[whatwg] img as a layout tool to describe the displayed region of a CSS background-image
admin at subcide.com
Wed Apr 28 13:04:09 PDT 2010
On 28/04/2010, at 7:43 PM, Tab Atkins Jr. wrote:
> On Wed, Apr 28, 2010 at 4:31 AM, Ingo Chao <i4chao at googlemail.com> wrote:
>> "The img must not be used as a layout tool.
I think this may be a little vague/broad. I understand the intention, but say for example I have a logo image in the top left of my header, and my header doesn't have a static height set (in case something in the header needs it to grow or shrink for instance), then the height of the logo image is dictating the height of its parent, and this would seem to me, to be using an img as a layout tool, in a sense.
>> In particular, img
>> elements should not be used to display transparent images, as they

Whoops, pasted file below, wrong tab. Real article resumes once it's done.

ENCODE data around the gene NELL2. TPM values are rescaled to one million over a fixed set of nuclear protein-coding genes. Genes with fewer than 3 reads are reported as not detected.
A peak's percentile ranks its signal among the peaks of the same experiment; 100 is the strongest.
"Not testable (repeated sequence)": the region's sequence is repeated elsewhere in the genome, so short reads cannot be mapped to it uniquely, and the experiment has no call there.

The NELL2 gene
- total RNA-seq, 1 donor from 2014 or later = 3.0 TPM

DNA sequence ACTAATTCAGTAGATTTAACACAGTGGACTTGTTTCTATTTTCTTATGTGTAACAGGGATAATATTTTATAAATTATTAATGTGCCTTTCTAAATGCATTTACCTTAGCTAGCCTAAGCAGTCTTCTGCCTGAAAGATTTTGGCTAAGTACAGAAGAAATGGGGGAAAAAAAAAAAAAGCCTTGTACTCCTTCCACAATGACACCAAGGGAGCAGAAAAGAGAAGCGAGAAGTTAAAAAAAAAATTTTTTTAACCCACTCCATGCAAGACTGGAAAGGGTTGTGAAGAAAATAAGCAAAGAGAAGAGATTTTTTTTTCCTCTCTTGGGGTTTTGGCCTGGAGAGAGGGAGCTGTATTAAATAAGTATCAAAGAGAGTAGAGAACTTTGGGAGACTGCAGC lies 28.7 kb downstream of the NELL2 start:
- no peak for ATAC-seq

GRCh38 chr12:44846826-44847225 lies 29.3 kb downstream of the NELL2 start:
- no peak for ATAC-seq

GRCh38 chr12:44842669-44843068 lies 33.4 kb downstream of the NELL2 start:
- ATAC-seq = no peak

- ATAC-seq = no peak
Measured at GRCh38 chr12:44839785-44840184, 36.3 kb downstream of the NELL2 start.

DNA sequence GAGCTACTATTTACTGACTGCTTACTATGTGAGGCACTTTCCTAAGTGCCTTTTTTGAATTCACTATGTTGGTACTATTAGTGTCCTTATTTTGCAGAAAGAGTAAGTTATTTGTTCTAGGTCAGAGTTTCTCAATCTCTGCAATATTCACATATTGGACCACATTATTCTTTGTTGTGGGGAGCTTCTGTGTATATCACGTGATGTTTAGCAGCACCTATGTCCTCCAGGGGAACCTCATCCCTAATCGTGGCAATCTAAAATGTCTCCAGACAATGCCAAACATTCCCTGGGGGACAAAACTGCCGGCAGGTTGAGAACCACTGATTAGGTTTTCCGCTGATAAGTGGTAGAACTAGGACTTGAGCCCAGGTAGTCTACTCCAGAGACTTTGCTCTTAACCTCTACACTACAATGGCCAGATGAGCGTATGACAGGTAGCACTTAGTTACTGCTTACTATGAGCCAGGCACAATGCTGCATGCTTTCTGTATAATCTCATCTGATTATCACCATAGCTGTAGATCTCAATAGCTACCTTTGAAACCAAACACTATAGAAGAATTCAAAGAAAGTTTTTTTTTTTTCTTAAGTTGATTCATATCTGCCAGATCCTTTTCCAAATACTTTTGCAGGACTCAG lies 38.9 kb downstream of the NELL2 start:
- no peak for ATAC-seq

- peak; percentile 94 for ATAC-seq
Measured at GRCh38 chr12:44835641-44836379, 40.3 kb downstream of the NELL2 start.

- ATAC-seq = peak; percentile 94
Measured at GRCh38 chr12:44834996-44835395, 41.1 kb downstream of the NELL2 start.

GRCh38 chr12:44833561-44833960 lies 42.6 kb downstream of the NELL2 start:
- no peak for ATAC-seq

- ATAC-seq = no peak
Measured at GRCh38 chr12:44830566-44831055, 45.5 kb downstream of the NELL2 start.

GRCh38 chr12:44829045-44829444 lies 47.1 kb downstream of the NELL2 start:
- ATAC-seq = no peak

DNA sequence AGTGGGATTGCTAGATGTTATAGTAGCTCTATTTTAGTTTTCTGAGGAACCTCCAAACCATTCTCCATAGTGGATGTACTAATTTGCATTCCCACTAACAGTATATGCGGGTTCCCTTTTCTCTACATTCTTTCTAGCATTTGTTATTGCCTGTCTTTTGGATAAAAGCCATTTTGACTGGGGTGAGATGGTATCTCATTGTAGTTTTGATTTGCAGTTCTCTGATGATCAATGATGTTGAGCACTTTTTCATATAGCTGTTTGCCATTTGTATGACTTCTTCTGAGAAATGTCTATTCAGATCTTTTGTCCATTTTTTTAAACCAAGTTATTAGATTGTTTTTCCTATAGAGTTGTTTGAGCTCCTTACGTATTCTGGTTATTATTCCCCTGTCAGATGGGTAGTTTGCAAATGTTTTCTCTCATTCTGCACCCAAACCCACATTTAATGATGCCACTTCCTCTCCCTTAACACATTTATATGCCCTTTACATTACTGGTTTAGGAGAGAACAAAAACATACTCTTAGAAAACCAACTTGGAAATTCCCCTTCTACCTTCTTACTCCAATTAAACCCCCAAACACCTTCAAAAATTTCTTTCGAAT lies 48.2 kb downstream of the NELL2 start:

>> rarely convey meaning and rarely add anything useful to the document."
>> An img with a given transparent image for src cuts an area of a sprite.
>> ( = img as a layout tool to describe the displayed region of a CSS
>> Is this usage of the img element considered invalid (non-conforming)?
Sprites for icons, while widely used and considered fairly good practice, still seem pretty hack-ish to me. Icons can (arguably) help convey meaning in a document, and changing a background position to change that meaning doesn't seem like the best way of achieving this. I am of course thinking like 10 years into the future here, as sprites are perfectly fine for lots of uses today, but as concurrent connections become less of a problem, I think lots of us will look back on sprites the same way we see spacer.gifs, which were a necessary evil at the time.
- Steve Dennis
> Yes, this is using the <img> as a layout tool. Specifically, you're
> using the <img> to avoid specifying "width" and "height" in CSS, and
> to enable further layout hacks with sprites using
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